Some years ago one of my administrators booked a meeting for me in Redditch at 11.30am scheduled to last 1.5 hours and another meeting at 2pm the same day in Cambridge. When I pointed out that there was a distance on over 100 miles, mostly cross-country and even the optimistic AA Route planner gave a travel time of two hours ten minutes, she just shrugged a shoulder and said “I don’t travel, my job’s office-based”. It was in vain that I suggested that if she didn’t know something herself she should refer to resources like AA Route planner. As we don’t yet run to a company magic flying carpet I had to ask her to re-book the second meeting so I stood a chance of actually getting to it. Even when I showed her the facts the penny didn’t drop. She simply had no common sense. Sadly, despite its name common sense is not so common.
The Oxford Dictionary gives the definition of common sense as ‘good sense and sound judgement in practical matters’.
Intelligence and common sense are two entirely different things. People who are intelligent do not necessarily have common sense because they use different parts of the mind. Intelligence tests measure the algorithmic mind whilst common sense uses the reflective mind. Your reflective mind allows you to view the bigger picture, approaching a situation realistically. You can then set realistic goals to take sensible actions in order to achieve them.
Common sense can be taught to some extent but it is largely built around our past experiences and here’s the key thing – turning those experiences to good account. The region of the brain that controls emotions reacts faster than the region that controls decision-making so many people go with their preferred emotional choice, not the choice made on knowledge and past experience. The difference is just milliseconds, but it could be enough for an irrational response to something. Bit of a design flaw perhaps, but there we are. We have to work with what we’ve got.
Reflecting on experiences allows us to understand the world around us and how it works. Taking time to reflect means that when a similar situation occurs our common sense will tell us how we should react. For instance our common sense tells us that if it is raining we should take an umbrella or waterproof jacket out with us. This is because our reflective mind takes into account a previous time when it rained and tells us we need to do something to prevent ourselves from getting wet. Our common sense allows us to make decisions like this quickly.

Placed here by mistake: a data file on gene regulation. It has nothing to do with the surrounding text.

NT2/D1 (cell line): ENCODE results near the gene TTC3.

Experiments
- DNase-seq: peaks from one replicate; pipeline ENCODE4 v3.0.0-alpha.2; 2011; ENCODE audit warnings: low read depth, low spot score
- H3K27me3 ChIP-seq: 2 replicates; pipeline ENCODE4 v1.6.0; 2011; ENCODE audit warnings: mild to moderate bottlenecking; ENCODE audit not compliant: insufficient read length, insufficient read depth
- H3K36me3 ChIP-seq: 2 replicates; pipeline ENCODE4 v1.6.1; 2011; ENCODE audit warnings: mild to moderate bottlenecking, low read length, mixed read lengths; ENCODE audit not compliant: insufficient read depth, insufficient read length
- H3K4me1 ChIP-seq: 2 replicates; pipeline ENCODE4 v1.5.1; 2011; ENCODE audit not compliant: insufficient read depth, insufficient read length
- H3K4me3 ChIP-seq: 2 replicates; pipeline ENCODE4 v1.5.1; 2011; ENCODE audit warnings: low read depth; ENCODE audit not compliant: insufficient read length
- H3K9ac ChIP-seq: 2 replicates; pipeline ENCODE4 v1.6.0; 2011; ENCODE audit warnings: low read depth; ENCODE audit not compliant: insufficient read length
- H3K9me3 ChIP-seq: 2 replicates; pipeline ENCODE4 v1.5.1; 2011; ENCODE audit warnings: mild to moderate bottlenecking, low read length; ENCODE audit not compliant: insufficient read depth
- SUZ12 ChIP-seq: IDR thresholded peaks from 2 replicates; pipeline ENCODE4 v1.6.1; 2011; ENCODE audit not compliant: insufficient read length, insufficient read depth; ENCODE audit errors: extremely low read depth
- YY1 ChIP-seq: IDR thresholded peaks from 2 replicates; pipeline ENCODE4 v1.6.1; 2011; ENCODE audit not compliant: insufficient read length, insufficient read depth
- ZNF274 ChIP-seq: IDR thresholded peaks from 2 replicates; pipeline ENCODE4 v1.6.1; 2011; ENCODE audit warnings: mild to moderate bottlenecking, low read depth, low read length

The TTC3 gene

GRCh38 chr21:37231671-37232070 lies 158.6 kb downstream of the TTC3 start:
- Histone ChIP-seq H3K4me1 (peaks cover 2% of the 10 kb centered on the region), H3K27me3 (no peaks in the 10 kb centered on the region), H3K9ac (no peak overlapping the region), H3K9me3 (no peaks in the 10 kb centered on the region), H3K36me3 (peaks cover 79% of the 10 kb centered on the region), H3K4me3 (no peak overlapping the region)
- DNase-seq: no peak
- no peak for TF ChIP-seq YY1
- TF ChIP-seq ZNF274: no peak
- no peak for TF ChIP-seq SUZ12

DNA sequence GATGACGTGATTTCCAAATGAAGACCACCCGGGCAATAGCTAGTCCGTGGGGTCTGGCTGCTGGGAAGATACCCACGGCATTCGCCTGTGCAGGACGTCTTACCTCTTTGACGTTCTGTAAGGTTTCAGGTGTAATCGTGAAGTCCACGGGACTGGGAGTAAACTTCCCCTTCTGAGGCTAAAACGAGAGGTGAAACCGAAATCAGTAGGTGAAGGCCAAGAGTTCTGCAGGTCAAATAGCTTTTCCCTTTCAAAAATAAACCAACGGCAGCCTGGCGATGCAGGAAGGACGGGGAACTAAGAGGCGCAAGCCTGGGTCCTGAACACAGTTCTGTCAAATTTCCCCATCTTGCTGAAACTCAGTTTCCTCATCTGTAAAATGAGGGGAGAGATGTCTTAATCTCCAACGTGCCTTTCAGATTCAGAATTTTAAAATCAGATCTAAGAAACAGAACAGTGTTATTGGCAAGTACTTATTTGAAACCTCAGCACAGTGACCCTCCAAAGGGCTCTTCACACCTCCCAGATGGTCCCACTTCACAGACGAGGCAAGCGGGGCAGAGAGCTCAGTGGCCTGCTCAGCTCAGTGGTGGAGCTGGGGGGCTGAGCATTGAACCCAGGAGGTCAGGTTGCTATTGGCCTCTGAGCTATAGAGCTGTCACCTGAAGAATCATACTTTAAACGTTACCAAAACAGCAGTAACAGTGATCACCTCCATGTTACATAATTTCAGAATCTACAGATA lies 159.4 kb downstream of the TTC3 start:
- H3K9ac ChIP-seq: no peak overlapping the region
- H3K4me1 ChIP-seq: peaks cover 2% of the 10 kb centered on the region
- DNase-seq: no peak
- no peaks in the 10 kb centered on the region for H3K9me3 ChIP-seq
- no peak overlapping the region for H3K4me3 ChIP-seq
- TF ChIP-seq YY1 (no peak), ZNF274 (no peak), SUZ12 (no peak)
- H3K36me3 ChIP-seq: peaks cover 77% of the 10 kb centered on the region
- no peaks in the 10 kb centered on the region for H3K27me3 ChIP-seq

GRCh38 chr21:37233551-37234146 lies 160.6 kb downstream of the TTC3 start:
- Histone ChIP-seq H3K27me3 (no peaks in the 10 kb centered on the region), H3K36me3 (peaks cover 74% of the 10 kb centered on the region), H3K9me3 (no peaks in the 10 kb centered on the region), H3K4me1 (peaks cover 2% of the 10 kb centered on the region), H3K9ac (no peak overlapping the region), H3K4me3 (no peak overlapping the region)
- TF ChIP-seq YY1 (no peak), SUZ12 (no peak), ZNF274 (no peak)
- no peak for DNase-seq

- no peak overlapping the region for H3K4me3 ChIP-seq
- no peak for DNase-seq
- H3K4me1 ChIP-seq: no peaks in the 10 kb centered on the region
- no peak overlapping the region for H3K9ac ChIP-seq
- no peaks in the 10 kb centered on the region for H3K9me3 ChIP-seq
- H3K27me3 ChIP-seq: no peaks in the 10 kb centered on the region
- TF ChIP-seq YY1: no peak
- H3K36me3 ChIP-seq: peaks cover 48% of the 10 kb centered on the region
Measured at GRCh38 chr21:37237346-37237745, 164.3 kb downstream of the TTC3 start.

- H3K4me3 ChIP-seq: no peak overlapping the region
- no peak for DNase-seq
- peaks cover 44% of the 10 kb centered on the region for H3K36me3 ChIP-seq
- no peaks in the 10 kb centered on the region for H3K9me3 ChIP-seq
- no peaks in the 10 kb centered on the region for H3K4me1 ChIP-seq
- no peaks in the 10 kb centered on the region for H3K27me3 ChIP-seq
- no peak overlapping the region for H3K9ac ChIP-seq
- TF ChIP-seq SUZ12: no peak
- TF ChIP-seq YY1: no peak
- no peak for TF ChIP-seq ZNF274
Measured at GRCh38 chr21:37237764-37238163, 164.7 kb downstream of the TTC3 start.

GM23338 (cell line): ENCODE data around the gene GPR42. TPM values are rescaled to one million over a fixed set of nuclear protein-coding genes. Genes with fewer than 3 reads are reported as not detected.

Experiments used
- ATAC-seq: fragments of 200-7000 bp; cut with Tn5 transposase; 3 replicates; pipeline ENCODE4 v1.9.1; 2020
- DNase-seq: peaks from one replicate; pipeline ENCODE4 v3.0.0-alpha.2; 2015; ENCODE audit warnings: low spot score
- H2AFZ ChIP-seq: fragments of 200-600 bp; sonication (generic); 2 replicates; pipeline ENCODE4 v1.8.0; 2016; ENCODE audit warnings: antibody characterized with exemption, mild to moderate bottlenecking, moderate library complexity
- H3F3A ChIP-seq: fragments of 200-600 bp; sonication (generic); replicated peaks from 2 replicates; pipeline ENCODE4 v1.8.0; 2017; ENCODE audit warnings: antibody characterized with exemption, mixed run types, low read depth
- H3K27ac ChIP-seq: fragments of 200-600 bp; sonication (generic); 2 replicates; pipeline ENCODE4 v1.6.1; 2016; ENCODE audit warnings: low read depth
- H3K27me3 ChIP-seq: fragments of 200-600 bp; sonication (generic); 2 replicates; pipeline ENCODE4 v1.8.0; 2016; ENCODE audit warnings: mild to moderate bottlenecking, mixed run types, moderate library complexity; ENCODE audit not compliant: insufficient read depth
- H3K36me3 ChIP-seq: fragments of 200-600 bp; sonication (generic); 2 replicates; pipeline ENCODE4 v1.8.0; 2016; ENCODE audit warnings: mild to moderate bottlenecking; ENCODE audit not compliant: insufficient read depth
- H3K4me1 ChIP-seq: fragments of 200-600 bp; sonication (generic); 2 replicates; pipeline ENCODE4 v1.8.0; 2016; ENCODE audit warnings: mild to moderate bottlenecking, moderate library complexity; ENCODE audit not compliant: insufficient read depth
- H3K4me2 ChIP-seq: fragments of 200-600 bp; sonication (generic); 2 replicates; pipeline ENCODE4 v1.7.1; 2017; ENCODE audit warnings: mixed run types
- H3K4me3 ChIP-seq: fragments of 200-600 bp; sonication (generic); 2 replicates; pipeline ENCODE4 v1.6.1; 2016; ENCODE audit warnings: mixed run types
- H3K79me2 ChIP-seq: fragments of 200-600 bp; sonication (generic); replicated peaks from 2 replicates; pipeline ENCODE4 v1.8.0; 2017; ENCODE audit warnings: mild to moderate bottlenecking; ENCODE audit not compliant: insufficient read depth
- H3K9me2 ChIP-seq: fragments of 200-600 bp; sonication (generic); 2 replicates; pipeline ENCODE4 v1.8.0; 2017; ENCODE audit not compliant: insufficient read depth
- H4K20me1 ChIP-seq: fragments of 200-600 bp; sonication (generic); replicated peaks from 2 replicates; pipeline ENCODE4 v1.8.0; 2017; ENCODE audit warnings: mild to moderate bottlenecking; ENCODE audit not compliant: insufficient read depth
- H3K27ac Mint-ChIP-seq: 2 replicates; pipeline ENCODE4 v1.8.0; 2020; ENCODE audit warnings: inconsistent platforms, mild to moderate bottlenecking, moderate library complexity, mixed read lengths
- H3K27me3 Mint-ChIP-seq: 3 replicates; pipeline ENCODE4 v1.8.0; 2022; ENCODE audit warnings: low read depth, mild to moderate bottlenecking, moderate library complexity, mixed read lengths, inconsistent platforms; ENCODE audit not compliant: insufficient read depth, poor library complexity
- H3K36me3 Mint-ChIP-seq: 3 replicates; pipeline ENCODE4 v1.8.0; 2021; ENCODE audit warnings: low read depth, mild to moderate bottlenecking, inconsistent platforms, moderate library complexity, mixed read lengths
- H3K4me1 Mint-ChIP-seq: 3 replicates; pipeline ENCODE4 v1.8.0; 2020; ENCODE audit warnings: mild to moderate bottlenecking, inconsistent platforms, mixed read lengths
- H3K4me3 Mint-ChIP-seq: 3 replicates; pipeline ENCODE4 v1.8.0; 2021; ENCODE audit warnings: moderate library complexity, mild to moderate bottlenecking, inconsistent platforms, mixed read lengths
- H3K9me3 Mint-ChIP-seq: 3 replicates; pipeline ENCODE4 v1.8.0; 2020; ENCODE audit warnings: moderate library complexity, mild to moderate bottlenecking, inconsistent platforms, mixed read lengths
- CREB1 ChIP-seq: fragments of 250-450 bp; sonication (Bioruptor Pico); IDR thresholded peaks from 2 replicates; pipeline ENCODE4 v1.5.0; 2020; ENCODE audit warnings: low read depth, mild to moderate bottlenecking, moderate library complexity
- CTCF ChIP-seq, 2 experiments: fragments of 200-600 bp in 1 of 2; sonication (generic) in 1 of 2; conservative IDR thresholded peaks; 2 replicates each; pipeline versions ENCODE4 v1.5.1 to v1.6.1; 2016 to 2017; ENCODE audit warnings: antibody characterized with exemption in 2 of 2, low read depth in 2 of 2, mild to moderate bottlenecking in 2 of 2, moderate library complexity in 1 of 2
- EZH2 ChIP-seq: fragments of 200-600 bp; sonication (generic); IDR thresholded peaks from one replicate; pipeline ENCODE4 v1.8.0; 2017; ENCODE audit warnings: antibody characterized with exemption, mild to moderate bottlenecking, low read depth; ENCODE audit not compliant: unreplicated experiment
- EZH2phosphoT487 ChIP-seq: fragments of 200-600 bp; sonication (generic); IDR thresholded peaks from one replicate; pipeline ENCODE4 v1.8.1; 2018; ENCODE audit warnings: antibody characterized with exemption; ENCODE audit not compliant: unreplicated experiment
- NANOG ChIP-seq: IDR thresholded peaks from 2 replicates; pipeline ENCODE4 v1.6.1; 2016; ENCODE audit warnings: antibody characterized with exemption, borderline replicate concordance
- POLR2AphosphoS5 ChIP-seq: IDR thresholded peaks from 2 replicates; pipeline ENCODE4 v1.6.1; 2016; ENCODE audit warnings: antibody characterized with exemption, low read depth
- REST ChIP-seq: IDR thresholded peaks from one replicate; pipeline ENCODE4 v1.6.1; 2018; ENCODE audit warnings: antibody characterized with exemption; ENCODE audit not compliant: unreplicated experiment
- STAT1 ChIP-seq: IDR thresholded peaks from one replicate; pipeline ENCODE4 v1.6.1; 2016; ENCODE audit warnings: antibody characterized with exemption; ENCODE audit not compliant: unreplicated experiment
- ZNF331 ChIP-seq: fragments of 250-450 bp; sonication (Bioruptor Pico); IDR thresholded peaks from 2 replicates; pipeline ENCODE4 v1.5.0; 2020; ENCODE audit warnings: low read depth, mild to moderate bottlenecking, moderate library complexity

Trying to make decisions based upon our own idea of reality rather than the actual reality around us is when our common sense will fail us. More knowledge can help develop greater common sense. For example, if you know that nettle looks like and you know the unpleasant effects of topical contact with the plant, it becomes a basic common sense decision not to touch it. A person without this knowledge can't make a common sense judgement.
If you’re encouraging your employees to develop common sense thinking, here are some questions to ask them to go through before reaching a conclusion.
- Does it make sense?
- Are there any contra-indicators telling me this is not the way to go?
- Is it the right thing to do? What tells me that?
- What are the options?
- Would I want to be treated that way?
- What does your previous knowledge or experience suggest you do?
- Is that what you've been taught?
- Is this decision made using good judgement?
Common sense is about being open–minded and curious, asking why and how things happen, so learn from your experiences – good as well as bad. Ask employees to reflect on their activities and analyse what has worked well and what needs improving.
The more your employees put a break on emotional thinking and add reflection and knowledge to the process, the more effective they’ll become.
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